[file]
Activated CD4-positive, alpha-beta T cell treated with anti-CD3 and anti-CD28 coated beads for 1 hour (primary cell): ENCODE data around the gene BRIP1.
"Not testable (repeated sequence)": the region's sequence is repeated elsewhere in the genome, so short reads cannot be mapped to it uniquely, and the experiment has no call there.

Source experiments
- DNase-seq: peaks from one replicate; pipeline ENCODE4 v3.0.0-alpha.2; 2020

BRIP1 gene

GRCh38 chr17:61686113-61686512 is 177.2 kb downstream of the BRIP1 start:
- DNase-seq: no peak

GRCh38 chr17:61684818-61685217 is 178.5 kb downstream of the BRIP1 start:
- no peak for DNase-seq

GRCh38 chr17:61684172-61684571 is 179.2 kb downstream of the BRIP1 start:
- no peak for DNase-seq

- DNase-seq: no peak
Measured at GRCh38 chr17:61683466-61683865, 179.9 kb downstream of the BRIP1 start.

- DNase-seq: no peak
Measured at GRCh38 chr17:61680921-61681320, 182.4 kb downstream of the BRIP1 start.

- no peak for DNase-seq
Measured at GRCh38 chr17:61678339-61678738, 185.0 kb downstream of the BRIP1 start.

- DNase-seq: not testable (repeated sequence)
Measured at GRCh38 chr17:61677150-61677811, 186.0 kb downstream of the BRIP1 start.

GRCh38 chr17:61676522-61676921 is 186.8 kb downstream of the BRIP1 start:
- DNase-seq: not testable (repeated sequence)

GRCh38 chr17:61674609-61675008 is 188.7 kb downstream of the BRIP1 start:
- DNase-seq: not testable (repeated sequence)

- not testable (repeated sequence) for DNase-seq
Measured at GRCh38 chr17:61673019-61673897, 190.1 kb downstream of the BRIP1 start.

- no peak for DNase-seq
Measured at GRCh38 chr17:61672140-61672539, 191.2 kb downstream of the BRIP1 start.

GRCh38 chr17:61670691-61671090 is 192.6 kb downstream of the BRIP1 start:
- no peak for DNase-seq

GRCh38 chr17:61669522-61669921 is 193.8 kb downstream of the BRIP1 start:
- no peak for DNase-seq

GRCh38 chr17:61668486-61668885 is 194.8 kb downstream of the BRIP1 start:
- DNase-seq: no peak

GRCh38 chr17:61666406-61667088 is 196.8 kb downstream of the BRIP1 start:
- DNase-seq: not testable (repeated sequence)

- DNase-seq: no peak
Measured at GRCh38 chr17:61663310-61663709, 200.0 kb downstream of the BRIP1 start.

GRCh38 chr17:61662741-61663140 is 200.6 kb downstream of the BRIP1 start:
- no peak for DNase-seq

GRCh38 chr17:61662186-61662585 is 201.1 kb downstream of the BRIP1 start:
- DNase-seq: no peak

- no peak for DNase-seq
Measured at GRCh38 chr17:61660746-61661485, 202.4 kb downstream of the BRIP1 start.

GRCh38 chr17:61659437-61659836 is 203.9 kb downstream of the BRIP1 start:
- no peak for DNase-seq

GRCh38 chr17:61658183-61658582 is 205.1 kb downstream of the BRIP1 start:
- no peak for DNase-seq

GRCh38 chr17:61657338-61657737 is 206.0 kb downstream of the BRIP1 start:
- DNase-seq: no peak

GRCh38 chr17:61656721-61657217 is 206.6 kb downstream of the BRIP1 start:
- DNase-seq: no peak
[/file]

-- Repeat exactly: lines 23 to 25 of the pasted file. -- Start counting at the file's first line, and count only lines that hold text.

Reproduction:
- DNase-seq: not testable (repeated sequence)

- not testable (repeated sequence) for DNase-seq
Measured at GRCh38 chr17:61673019-61673897, 190.1 kb downstream of the BRIP1 start.